But Rustin’s sexual openness and his controversial political positions came at a great personal cost. He wound up behind bars for practicing his nonviolent Quaker faith (from 1944 to 1946 in a Pennsylvania prison for conscientiously objecting to serving in World War II) and for practicing homosexuality (60 days in a California jail for “sex perversion” in 1953). And his many achievements — like pioneering one of the first Freedom Rides, refusing to give up his seat on a segregated bus in 1942, more than a dozen years before Rosa Parks did, and helping found the Southern Christian Leadership Coalition to support the efforts of a then young, largely unknown minister named Martin Luther King Jr. — often were tainted under the threat of exposure for his unpopular behavior and criminal convictions.

Bayard Rustin introduced Martin Luther King, Jr. to the precepts of nonviolence during the Montgomery Bus Boycott, thereby launching the birth of the Civil Rights Movement in 1955. When that movement needed a man who could get things done, even his detractors acknowledged he was the best organizer in the country. He was the man who was able to turn out 200,000 people on the Capitol Mall in an orderly fashion when no one else had ever done such a thing. He singlehandedly created the blueprint for the modern American mass political rally. The 1963 March on Washington was the pinnacle of his notoriety.

cover of LIFEFew African Americans engaged in as broad a protest agenda as did Rustin; fewer still enjoyed his breadth of influence in virtually every political sector, working with world leaders like Kwame Nkrumah, President Lyndon Johnson, and Golda Meir. Yet, for all his influence and all his tireless efforts, Rustin remained an outsider in black civil rights circles because they refused to accept his homosexuality, which remained a point of contention among black church leaders, a controversy that sometimes even embroiled Dr. King himself.

The very people who he was fighting for shunned him. He was indeed the proverbial prophet “not without honor, but in his own country, and among his own kin, and in his own house”. (Mark 6:4)

For example, in 1960, Rustin and MLK were preparing to lead a protest of African Americans outside the Democratic National Convention. This would have deeply embarrassed the leading elected black politician of the day, Rep. Adam Clayton Powell. Powell threatened to spread a rumor that Rustin was having a sexual relationship with King. King canceled the protest, and Rustin resigned from the Southern Christian Leadership Conference, an organization he helped found. Bayard Rustin felt that his homosexuality, which he never tried to hide, put him in a unique position, a minority within a minority, as it were.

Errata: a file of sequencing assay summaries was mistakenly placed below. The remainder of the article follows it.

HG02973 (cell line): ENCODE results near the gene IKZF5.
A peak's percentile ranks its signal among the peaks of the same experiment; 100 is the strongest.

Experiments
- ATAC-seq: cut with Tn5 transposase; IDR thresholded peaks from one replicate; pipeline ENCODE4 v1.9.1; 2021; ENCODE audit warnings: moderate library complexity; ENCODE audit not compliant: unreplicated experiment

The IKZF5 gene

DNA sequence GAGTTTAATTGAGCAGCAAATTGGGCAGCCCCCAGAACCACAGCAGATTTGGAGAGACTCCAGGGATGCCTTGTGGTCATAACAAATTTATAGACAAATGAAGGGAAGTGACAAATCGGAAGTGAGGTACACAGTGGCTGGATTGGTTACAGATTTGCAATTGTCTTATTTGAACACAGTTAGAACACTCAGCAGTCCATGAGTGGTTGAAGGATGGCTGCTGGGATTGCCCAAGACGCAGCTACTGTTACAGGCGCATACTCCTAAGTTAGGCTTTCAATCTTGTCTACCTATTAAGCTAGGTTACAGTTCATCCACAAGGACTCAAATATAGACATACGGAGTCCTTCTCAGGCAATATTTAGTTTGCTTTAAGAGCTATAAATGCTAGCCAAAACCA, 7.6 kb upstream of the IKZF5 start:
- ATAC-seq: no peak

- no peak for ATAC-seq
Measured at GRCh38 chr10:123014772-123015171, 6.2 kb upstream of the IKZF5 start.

That year was not the first time Rustin was forced to negotiate how much sex could be a part of his life. After his 1953 arrest, in which he’d been picked up with two men in the back seat of a car in Pasadena, California, he wrote, “Sex must be sublimated if I am to live in this world longer.”

Though marginalized by the Civil Rights movement he helped found he was not embittered by the experience. Yet, when one lives in a society in which they’re constantly being told that they’re less than or that they’re not as good as, because of being black, or a Jew, or gay, or anything else deemed less than, a certain amount of the negation is bound to get internalized. That can’t be helped.

Despite it all, Rustin remained upbeat. In 1986, just a year before he died, Rustin gave a speech at the University of Pennsylvania in which he exhorted gay people to “recognize that we cannot fight for the rights of gays unless we are ready to fight for a new mood in the United States, unless we are ready to fight for a radicalization of this society.”

Veering into the economics of poverty, Rustin said, “You will not feed people à la the philosophy of the Reagan administration. Imagine a society that takes lunches from school children. Do you really think it’s possible for gays to get civil rights in that kind of society?”